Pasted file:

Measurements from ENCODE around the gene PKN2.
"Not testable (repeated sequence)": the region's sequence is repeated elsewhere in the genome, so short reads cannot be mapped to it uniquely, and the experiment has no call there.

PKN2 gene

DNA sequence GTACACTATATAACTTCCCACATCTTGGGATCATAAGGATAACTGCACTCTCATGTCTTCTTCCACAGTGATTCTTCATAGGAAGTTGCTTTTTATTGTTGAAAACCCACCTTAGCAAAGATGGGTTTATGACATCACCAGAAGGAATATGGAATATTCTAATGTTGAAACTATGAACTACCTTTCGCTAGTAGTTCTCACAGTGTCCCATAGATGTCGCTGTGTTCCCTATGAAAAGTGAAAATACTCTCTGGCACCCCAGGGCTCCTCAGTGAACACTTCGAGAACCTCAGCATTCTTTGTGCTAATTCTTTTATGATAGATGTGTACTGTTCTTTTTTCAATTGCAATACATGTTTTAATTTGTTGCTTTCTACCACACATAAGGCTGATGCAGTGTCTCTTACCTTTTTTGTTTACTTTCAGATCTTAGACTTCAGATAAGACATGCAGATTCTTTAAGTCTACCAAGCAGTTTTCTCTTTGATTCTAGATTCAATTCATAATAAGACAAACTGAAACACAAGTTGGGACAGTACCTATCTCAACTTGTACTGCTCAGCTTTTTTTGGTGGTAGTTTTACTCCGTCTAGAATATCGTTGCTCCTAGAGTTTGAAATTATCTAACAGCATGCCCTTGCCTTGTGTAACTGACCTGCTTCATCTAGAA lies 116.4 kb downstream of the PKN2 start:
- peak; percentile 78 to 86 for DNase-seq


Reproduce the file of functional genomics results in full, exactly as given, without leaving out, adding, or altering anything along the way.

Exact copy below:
Measurements from ENCODE around the gene PKN2.
"Not testable (repeated sequence)": the region's sequence is repeated elsewhere in the genome, so short reads cannot be mapped to it uniquely, and the experiment has no call there.

PKN2 gene

DNA sequence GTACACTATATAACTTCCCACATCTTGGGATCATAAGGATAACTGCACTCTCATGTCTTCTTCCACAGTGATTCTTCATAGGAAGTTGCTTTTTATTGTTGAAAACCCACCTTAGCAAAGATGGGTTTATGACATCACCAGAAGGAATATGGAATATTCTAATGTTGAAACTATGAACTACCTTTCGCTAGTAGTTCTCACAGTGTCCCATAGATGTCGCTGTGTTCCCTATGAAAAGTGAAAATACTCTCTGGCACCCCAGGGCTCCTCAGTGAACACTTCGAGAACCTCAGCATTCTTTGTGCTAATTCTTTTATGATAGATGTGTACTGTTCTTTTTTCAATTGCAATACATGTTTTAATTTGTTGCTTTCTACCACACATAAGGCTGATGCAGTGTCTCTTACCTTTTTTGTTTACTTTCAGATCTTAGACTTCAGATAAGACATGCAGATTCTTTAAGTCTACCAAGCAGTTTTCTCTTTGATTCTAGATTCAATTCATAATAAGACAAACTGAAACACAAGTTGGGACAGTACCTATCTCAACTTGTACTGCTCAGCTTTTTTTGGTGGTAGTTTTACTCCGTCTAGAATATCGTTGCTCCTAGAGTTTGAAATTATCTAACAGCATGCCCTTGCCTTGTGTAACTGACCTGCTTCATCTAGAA lies 116.4 kb downstream of the PKN2 start:
- peak; percentile 78 to 86 for DNase-seq